Reading algebraic expressions can be confusing for some. Use this lesson on reading algebraic equations to help you better understand them.

If you're new to algebra—or haven't thought about it in a while—one of the first things you might notice is that algebra problems look a bit different from simple arithmetic problems. Take the expression below, for instance:

x + 4x ⋅ 2^{2} - ( 3 / x )

It's not that difficult to solve once you know how to do it, but it does include a few symbols that are common in algebra but not in more basic math. The way you write algebra expressions is called **algebraic notation**. While it might look tricky at first, algebraic notation isn't that complicated.

Algebraic notation includes five main components: **variables**, **coefficients**, **operators**, **exponents**, and **parentheses**. You can see all five of them in the expression below:

We'll go through these one by one.

A **variable** is a letter that is used to represent a **number**. For instance, in this problem the variable *x* represents an unknown number that will equal **5** when added to **2**.

2 + x = 5

In other words, this expression is asking the question, "What number can you add to **2** to get **5**?" We wrote *x *because we didn't know what the number was at first—but we can figure it out. Since we know that **2 + 3 = 5**, our variable must be equal to **3**. In other words, ** x = 3**.

Although this was a simple addition problem, the fact that it included a variable made it an algebra problem. In fact, finding the value of an unknown number is often the goal in algebra.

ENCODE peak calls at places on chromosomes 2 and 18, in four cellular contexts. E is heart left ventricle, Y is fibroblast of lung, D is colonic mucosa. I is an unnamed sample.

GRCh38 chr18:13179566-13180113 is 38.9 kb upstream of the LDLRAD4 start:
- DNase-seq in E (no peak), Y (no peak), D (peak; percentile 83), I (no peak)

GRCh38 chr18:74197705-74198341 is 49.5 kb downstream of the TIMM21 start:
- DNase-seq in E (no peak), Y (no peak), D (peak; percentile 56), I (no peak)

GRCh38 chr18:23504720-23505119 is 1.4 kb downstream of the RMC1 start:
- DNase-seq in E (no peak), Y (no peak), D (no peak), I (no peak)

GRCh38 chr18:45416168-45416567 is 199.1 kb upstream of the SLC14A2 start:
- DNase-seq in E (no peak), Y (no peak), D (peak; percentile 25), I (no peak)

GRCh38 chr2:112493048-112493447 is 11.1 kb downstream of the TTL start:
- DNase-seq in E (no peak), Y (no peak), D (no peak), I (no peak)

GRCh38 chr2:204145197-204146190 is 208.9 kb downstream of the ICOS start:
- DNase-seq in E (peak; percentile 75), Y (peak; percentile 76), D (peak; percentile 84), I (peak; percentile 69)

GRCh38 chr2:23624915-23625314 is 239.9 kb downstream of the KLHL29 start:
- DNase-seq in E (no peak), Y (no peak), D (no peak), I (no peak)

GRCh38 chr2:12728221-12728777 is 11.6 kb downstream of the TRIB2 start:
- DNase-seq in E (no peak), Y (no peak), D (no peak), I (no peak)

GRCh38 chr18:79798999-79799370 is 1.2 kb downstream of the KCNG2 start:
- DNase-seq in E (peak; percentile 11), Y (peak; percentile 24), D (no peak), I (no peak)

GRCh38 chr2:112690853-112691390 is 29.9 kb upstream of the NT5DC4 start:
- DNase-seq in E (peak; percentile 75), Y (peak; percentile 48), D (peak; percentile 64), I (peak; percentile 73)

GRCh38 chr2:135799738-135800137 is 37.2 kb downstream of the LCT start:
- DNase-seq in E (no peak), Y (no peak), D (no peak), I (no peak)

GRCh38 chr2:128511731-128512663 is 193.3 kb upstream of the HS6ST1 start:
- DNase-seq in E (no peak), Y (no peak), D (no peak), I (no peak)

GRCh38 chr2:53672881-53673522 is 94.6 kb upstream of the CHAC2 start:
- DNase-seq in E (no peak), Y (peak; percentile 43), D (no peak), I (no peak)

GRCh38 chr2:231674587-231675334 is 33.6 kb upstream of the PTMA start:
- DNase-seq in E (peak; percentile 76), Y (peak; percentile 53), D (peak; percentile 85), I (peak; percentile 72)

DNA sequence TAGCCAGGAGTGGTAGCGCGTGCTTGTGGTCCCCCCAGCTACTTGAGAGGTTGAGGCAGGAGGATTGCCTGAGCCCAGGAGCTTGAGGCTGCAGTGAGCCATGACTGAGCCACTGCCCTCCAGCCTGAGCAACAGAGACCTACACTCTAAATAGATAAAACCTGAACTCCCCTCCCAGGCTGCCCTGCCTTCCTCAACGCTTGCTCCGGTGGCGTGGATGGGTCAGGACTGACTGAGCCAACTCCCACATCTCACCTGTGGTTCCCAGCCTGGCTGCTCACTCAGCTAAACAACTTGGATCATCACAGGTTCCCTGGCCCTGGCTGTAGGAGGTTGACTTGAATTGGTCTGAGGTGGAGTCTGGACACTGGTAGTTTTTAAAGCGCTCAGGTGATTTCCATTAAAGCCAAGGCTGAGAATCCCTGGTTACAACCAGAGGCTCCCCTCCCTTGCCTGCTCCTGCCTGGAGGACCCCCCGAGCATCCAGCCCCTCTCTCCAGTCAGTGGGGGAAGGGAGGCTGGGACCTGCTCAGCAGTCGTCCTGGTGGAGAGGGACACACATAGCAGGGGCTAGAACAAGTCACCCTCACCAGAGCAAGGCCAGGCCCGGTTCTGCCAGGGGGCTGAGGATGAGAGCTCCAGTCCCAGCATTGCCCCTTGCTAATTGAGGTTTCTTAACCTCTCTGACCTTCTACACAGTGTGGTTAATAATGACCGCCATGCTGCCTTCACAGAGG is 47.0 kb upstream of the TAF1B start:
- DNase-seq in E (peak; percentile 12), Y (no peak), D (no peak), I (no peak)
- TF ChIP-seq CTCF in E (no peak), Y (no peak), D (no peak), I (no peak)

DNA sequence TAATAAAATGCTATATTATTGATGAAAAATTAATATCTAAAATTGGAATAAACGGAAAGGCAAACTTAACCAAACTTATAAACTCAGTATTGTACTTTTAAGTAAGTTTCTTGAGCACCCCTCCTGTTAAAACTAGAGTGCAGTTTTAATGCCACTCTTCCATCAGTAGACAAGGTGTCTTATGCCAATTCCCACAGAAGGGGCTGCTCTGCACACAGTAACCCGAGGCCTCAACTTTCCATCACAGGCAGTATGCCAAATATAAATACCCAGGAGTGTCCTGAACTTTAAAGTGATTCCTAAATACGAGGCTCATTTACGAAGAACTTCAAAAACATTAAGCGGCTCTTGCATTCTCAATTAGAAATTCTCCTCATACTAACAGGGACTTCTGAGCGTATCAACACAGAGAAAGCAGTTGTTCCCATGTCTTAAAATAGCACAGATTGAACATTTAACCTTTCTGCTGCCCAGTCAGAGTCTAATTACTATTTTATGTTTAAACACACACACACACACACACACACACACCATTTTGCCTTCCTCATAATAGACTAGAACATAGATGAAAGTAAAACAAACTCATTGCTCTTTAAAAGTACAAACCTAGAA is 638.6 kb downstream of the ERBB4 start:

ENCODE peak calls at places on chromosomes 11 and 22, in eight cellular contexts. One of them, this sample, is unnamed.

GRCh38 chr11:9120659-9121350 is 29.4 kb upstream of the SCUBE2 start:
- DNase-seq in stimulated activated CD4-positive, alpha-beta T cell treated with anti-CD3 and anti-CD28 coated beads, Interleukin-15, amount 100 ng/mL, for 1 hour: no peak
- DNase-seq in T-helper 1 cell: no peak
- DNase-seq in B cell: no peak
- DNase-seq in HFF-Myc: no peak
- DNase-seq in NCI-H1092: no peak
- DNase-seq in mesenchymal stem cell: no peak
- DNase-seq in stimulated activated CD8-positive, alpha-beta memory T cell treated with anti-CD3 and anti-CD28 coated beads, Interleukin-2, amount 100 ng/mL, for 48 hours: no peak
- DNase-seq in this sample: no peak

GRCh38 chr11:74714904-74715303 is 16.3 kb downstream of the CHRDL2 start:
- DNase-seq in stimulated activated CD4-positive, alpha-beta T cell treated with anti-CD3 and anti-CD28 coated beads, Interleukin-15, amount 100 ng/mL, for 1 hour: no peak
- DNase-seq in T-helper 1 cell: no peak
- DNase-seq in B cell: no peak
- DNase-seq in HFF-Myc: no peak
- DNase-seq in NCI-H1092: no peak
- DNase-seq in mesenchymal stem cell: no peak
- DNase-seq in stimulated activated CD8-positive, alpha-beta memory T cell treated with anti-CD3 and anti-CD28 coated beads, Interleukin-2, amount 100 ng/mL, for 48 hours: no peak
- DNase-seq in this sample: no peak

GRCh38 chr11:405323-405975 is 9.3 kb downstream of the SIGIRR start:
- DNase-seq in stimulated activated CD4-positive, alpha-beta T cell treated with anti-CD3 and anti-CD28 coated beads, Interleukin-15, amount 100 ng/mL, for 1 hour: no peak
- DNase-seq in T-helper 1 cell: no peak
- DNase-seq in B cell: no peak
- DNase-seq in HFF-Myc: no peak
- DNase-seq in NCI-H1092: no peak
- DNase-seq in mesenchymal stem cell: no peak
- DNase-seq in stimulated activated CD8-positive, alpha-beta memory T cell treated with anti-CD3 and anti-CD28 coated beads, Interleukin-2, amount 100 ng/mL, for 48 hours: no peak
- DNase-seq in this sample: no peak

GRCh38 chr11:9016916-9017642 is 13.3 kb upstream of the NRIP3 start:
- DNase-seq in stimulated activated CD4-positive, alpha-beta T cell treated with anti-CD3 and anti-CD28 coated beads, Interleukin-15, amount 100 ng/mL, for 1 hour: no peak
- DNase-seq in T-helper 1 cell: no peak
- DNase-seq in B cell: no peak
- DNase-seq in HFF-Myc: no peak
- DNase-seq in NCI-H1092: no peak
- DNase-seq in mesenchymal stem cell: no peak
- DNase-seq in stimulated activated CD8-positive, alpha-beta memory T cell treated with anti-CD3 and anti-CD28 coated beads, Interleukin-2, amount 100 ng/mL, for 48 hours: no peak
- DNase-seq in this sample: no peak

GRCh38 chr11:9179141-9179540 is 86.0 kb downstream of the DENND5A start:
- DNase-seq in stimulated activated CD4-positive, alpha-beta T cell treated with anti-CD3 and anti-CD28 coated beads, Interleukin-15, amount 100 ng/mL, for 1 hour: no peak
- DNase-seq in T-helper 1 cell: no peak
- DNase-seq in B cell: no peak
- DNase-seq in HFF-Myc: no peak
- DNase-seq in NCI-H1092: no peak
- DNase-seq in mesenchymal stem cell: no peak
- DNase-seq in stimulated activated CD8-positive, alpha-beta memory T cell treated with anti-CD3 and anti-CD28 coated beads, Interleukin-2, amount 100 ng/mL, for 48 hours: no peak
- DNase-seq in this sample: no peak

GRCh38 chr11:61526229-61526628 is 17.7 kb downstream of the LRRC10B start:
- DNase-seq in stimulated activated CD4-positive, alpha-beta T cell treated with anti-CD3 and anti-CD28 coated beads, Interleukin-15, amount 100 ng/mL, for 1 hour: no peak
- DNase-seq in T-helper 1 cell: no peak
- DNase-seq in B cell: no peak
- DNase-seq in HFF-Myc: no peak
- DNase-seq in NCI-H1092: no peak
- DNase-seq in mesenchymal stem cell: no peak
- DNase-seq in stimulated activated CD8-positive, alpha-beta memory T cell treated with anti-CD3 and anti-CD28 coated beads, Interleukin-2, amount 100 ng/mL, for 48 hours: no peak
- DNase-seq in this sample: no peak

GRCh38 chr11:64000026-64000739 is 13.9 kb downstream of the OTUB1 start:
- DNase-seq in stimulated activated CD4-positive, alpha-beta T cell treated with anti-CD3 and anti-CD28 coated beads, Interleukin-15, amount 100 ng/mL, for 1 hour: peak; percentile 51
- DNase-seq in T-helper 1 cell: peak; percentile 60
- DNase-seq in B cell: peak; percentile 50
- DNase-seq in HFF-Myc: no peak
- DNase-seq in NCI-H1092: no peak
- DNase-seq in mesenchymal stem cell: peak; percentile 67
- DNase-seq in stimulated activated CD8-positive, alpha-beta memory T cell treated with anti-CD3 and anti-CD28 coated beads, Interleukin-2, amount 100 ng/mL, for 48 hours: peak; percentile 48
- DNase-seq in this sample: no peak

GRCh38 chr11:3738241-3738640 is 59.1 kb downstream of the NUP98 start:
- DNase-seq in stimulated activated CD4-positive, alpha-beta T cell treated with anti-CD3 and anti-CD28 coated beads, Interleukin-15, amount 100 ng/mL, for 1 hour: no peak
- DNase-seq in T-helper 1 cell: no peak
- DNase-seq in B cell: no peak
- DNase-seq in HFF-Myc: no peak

While *x* is the most commonly used variable, **any** letter can be a variable. An algebra problem can have one variable or many. If a variable is used more than once in the same problem, it's equal to the same number each time. Take this equation:

x + x + y = 20

Each *x* in this expression is equal to the same amount. The other variable,* y*, may be equal to a different amount.

Just because you find the value for a variable in one problem doesn't mean the variable will have the same value in a different problem. For instance, while *x* was equal to **3** in our first problem, it isn't necessarily equal to 3 in any other expression.

Sometimes you'll see a variable with another number in front of it, like this:

2x

In this example, 2 is the **coefficient**. Coefficients are a way to **group** variables. For example, **2 x** is just another way to write

x + x + x + x + y + y + y

Because there are four *x*s and three *y*s, you could write this as 4*x* + 3*y*. Without knowing what *x* and *y* are equal to, we can't simplify it even further—but it is a lot simpler to read:

*4x + 3y*

You may be wondering why we can't simplify this even further to 7xy. This is because you can **only** add or subtract variables that are the **same**—so you can add *x* + *x* or *y* + *y* but **never** *x* + *y*. For more information about adding and subtracting variables, check out our Simplifying Expressions lesson.